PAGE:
Concept Destruction review for PS4, Xbox One, Switch

Platform: PS4
Also on: PC, Xbox One, Switch
Publisher: Ratalaika Games
Developer: Thinice Games
Medium: Digital
Players: 1-2
Online: No

I’m a huge fan of destruction in games. Whether it’s buildings or vehicles or whatever, there’s nothing quite so fun as causing things to explode, shatter, or do whatever else they need to do in order to wind up in a pile of rubble.

As such, there are some aspects of Concept Destruction that very much appeal to me. I mean, it’s a game that’s all about destroying other cars. There’s literally nothing else the game asks of you: you have a championship mode, where you have to battle other cars until you’re the last one standing in a series of events; you have a tourist mode, where you can be an indestructible car in a sea of very destructible cars; and you have survival and single event modes, both of which are pretty self-explanatory.

On top of that, the destruction is fairly satisfying. The cars all lose bits and pieces at the slightest nudge, which means the whole track is littered with car parts very early on. What’s more, you can watch as cars get more and more crumpled, which is always neat. You can also knock around some parts of the world around you, which is a huge plus in my book. It’s a little annoying that the amount of destruction you can take and deal seems a little random, but all things considered, I didn’t mind that too much (plus you can go into the options and fix that, if you want).

To round it all out — on the non-destructive side — the whole game has a pretty delightful handmade papercraft aesthetic. The cards look like real cardboard, and you can see batteries just peeking out from inside their interiors. The world around them is a combination of cardboard environments and obstacles made from desktop items like highlighters and rulers. You can tell just from looking at Concept Destruction that a lot of love went into it.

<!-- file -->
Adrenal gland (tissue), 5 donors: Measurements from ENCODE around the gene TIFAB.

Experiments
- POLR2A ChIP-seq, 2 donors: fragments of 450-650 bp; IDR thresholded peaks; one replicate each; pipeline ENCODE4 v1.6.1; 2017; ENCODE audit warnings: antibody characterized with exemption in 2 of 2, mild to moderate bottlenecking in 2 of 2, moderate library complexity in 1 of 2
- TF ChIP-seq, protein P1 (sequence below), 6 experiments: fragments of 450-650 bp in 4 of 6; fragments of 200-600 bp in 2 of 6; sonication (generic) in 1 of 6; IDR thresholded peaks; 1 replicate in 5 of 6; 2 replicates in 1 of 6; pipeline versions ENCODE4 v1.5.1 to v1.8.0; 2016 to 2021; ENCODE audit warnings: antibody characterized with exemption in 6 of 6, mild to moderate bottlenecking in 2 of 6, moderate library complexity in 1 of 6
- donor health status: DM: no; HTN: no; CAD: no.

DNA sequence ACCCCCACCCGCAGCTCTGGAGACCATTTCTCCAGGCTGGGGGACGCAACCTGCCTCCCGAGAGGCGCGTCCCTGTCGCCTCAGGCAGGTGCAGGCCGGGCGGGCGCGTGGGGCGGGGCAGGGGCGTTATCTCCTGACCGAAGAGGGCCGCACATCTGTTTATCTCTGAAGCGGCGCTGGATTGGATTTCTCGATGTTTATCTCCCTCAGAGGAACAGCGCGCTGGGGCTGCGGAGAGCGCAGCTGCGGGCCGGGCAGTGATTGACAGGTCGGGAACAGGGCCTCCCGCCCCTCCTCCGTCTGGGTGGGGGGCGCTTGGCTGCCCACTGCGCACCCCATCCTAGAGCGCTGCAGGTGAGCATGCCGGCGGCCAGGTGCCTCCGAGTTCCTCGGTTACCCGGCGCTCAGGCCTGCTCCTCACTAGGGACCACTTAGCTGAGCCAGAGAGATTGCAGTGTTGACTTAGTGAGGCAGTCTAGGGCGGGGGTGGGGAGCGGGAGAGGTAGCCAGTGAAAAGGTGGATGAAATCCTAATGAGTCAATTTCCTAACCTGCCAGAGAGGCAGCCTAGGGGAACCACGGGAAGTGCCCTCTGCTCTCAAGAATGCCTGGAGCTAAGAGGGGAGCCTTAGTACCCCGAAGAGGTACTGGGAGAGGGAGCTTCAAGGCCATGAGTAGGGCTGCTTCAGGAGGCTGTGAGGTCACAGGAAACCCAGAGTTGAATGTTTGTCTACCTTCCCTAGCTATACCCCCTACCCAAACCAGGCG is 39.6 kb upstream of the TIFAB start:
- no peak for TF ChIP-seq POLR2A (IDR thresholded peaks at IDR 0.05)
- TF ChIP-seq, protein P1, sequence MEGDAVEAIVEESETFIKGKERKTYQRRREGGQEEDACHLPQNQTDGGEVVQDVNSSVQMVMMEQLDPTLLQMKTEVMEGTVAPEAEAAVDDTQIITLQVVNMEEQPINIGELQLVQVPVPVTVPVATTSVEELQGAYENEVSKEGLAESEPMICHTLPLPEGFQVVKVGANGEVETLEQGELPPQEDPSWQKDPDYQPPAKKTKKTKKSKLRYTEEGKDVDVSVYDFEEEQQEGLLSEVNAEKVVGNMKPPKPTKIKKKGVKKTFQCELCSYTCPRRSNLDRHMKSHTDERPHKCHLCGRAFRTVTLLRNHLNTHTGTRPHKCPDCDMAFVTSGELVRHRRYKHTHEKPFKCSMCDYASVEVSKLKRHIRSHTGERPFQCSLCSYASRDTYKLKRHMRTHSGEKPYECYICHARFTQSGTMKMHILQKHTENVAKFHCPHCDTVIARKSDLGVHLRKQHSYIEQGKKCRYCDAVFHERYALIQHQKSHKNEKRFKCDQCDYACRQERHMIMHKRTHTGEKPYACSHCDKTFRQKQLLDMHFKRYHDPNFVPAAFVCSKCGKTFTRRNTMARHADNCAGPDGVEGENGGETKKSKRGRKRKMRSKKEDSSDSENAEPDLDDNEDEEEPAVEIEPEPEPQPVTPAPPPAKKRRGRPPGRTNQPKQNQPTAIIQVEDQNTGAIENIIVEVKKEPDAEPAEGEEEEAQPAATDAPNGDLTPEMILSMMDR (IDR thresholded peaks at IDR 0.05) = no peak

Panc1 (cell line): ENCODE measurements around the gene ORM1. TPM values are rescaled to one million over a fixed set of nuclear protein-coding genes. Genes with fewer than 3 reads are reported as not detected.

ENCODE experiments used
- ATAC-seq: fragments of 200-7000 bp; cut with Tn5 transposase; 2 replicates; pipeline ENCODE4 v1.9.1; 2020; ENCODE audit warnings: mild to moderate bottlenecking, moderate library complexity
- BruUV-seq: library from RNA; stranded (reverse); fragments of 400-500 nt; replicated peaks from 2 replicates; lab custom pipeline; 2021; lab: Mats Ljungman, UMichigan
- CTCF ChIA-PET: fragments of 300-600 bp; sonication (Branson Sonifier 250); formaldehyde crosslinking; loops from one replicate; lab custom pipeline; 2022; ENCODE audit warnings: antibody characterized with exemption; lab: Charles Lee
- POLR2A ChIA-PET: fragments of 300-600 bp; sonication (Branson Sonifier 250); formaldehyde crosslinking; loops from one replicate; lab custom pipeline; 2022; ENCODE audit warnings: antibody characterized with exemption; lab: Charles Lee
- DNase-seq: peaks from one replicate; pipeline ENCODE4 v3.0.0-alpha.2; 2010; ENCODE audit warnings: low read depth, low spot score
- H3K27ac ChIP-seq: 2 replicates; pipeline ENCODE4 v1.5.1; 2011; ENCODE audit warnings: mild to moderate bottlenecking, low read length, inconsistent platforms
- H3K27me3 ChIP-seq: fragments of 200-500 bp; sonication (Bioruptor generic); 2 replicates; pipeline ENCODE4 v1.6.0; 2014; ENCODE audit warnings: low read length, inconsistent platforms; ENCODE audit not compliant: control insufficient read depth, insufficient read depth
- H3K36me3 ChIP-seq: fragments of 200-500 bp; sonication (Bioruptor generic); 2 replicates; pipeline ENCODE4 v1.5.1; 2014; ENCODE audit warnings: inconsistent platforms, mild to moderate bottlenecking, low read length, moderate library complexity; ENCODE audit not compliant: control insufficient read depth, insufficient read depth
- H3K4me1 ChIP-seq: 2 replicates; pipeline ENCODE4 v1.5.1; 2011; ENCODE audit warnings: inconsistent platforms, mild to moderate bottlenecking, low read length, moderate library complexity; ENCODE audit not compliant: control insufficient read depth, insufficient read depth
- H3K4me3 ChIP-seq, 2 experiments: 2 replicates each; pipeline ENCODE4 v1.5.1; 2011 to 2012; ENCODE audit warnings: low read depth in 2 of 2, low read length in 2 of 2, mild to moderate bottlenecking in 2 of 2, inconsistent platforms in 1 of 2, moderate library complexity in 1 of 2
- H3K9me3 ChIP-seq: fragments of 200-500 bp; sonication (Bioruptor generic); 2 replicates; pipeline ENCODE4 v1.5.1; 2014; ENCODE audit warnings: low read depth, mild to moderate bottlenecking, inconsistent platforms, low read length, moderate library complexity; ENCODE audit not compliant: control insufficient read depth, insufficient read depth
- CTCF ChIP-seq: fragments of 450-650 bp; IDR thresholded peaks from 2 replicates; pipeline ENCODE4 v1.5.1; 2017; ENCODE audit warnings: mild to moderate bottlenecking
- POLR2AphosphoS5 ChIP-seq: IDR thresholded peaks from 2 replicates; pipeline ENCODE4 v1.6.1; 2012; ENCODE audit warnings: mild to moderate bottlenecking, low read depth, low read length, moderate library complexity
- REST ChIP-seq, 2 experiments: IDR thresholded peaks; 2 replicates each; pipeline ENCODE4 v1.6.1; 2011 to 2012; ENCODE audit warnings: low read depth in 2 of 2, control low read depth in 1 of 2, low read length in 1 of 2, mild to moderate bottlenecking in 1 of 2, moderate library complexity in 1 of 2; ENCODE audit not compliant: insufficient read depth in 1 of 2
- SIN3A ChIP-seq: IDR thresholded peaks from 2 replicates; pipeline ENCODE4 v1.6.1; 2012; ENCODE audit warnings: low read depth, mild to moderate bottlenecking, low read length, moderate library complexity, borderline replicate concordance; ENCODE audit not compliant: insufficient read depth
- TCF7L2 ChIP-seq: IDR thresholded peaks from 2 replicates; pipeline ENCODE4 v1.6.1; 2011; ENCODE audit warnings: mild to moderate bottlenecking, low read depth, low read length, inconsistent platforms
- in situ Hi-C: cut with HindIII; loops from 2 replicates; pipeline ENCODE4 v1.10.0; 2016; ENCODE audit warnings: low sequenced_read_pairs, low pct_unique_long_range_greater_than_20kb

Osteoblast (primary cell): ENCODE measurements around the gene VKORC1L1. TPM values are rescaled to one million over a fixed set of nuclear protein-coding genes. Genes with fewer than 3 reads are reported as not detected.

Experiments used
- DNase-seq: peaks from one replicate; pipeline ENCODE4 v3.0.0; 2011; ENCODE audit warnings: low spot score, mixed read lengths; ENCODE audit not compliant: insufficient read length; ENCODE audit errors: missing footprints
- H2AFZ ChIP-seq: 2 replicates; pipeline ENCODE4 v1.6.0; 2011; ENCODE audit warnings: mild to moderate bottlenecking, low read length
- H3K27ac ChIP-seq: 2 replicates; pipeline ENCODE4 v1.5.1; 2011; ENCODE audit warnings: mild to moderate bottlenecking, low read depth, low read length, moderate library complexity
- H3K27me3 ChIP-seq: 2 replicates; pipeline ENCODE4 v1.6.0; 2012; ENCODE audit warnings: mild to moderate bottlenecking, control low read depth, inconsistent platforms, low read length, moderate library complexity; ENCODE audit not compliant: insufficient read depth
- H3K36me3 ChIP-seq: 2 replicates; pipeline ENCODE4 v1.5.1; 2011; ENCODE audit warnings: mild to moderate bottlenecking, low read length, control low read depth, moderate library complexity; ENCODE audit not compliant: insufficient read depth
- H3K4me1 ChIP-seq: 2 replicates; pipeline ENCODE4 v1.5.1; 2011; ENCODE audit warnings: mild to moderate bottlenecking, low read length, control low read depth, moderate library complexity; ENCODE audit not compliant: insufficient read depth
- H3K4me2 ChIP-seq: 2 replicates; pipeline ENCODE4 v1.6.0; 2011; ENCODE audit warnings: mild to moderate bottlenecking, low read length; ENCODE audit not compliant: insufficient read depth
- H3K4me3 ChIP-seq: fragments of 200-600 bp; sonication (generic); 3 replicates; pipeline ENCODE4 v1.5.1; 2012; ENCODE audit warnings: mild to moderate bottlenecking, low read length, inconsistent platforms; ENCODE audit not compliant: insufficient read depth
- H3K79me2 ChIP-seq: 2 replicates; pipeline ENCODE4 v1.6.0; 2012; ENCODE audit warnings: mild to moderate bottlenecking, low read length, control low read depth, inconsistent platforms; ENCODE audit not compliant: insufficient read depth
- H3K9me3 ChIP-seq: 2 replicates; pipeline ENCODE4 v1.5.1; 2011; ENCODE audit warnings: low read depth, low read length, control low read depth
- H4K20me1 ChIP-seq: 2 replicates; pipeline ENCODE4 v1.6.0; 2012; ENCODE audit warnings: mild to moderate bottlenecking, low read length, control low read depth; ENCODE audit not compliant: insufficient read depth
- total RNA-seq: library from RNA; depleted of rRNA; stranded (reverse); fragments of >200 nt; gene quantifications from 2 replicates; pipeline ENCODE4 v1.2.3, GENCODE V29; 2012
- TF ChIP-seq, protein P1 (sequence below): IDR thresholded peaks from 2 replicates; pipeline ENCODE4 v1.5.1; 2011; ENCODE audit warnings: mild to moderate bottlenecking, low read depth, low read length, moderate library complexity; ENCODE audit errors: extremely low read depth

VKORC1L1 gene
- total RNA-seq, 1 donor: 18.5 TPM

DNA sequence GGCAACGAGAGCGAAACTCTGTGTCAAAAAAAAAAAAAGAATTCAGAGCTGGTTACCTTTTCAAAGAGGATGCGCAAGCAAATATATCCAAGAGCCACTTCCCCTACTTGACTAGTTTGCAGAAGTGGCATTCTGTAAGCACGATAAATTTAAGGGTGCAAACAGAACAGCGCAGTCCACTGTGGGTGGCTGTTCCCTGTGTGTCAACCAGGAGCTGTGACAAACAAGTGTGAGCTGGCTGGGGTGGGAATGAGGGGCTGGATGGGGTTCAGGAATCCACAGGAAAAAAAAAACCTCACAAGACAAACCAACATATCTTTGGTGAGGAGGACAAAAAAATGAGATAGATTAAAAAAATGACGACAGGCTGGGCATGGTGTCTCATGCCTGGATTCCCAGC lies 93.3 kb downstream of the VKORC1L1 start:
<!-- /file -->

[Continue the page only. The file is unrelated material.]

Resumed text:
Unfortunately, there’s a “But…” at the end of all this. As delightful as Concept Destruction is, there’s not very much to do here. Once you’ve finished the championship mode, there’s no reason to go back to it. Likewise, you can play the Survival and Tourist modes once or twice, but they don’t provide hours of fun, and there are only three types of playable cars, so it’s not like you need to keep playing the game to unlock more. You can play around with the options to change the amount of destruction you and the other cars can deal, and you can change the number of starting cars, but given that the game starts you out at the maximum number of cars, it seems silly to lower them. Even the trophies are all unlockable pretty quickly.

In other words, Concept Destruction feels more like a really great demo or a proof of concept than a full-fledged must-play game. What’s here is good, but with a few big tweaks and additions this could have been great. As it stands, this is a fun way to spend an hour or so, but if you want more than that, you’ll just have to wait for the developers to flesh this out a little (or rather, a lot) more.

Ratalaika Games provided us with a Concept Destruction PS4 code for review purposes.

Grade: B-